Keep tabs on your biggest customers (especially early on).  Find out what they like about your business, and what they think can be improved.  Strive to keep them happy.  Set up a Google alert on your company name, to find out what others are saying about you or your company.  Many times, such alerts have led me into forums that were talking about me that provided extremely valuable insight.  Such feedback was then used to tweak the system, keep improving and take me closer to the goals I had set for the business.

If you have written a business plan already, make sure it’s a living, breathing document that can be altered and changed where necessary.

How to Compete – Small is the New Big

We are living in an unprecedented time in the history of innovations.  What used to take companies decades to achieve is now being done in a few years.  Companies like Google and Facebook have come from nowhere to become multi-billion dollar behemoths in no time.  Five years from now there will be other massively huge companies out there, that you haven’t even heard of today.

Maybe you have the next billion dollar idea in you, but you don’t know it.  Or maybe you do know it, but are scared away by competitors with billions of dollars in their pockets.  How are you supposed to compete with them?  The trick is to think big, but act small!

What kinds of advantages does being small give you?  Take a look at the website of your favorite tech company.  How easy is it to contact them?  Send them an email and see how long it takes to get a reply.  As we speak, I am currently trying to negotiate a refund from a company for a product I canceled two months ago.  Very poor service indeed.  Most users of my products who email me are surprised at the speed at which I reply to them, as well as how fast I can process their requests.  That’s the advantage of acting small!

Any time Facebook makes changes to their site, there are massive protests from their user base.  Several times they have had to remove changes they have made in order to placate their users.  This is what happens when you’re big.  It becomes much harder to adapt and change to the marketplace.  Look at companies like Nokia, RIM and Microsoft, that had to make huge changes to their smartphone business when Apple and Google came out with their new models.  They weren’t able to make the changes in time, and as a result have lost huge market share to newcomers to the industry.

When I started my first site, I began scouring the forums of my biggest competitor to see what gripes their user base had with them.  I then designed my site to address those issues and win over that base.

The next time you are trying to compete, see if you can take one of your competitor’s strengths and use it against them.


Launch It

Launch © by jurvetson

Ok, you have a great idea for a new website or product that you think will revolutionize the world.  You have all kinds of ideas for new custom features that you think will set it apart from the competition.  Perhaps you’ve already been working on this product for a while, but it doesn’t seem ready for release yet, or the costs to get it up to par seem daunting.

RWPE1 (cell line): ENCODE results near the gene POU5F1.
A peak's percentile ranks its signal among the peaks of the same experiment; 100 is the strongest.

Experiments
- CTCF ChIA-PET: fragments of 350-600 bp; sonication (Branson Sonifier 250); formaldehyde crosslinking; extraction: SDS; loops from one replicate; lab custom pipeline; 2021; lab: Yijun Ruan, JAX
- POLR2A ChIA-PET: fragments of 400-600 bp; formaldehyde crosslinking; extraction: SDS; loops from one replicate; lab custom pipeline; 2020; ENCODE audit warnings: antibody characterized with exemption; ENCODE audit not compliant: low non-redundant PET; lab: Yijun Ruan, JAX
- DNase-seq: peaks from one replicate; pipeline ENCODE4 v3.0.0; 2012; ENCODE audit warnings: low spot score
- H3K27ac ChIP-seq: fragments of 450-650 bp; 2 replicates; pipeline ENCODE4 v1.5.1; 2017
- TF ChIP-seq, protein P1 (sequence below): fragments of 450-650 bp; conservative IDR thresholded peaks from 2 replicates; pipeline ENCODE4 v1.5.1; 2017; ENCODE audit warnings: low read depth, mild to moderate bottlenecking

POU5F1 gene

My advice to you – unless you’re already an established company with brand identity behind you, get the product out there as soon as you can, in its simplest, usable form.  Don’t get me wrong – take the time first to make sure everything it promises it can do now works, but don’t worry about the custom redesign or advanced features yet.  Get users out there using it now, and use their feedback to improve the product further.

I launched the first version of Chinese Learn Online like this.  I used a default wordpress theme and recorded the first podcast in my basement and got it out there.  A few weeks later, I got my first paid subscriber, who sent me a cheque in the mail.  That slowly led to another subscriber, and another, until I had enough money to hire a graphic designer to redesign the site for $275.  And that’s how it began.

Since then, I’ve used a lot of customer feedback and sales from the early subscribers to reinvest in the site and improve upon it substantially.  As more services were offered, I raised the cost of subscriptions, but let early subscribers hang on to their original plans to reward them for their early support.  There have been two advantages to this approach:

  1. I was able to get started much quicker than if I had tried to raise the funds to build the site with all its features to begin with.
  2. Much of the changes that were made to the site later on came from customer feedback from early users.  This was feedback that I wouldn’t have been able to generate on my own.  These early users were happy to see the changes they suggested being incorporated which made them evangelists and help promote the site further.

I later used this same approach to launch my STL Contacts Manager app on the app store.  That app has gone through several updates and releases, mainly from customer feedback.  The funds from early sales helped pay for future updates, and the app today is much more feature packed than anything I could ever have come up with (or afforded) had I tried to do so in the beginning.

Do you have any projects that you have been working on, that have taken forever to launch?  Is there anything you can do to simplify it, in order to get a functional, early release out there?